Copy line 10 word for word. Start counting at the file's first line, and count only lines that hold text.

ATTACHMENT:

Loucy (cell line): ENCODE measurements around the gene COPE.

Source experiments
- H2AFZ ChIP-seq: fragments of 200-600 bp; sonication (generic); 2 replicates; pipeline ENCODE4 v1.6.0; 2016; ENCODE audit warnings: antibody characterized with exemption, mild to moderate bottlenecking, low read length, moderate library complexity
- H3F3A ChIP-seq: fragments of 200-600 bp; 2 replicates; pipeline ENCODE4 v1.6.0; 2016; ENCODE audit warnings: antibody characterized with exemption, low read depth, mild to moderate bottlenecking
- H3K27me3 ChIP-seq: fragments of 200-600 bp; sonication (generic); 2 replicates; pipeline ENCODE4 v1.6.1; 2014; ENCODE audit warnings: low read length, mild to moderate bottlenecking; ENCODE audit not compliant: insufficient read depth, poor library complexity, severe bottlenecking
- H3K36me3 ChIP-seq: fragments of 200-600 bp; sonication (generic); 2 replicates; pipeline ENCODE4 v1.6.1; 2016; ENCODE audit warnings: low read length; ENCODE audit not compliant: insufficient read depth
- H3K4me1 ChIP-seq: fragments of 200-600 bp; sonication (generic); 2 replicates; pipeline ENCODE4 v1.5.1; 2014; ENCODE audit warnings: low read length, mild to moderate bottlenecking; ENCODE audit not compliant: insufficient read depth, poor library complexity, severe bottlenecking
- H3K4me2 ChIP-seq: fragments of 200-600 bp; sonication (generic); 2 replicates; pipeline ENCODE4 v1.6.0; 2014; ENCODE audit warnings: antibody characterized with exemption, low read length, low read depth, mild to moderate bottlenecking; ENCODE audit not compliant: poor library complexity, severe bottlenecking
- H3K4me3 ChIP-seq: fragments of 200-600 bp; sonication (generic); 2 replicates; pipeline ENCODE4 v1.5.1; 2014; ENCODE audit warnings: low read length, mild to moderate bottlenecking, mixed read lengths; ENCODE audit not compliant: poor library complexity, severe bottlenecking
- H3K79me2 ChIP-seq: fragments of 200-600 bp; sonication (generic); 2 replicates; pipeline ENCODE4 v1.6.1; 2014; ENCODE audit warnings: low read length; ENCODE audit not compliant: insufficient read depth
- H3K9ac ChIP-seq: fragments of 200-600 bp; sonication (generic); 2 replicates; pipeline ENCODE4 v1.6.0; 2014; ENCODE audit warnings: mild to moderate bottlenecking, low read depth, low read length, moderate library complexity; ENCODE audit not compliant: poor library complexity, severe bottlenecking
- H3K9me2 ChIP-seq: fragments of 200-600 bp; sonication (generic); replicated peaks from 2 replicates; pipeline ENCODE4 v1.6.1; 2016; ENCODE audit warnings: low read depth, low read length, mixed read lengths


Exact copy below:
- H3K79me2 ChIP-seq: fragments of 200-600 bp; sonication (generic); 2 replicates; pipeline ENCODE4 v1.6.1; 2014; ENCODE audit warnings: low read length; ENCODE audit not compliant: insufficient read depth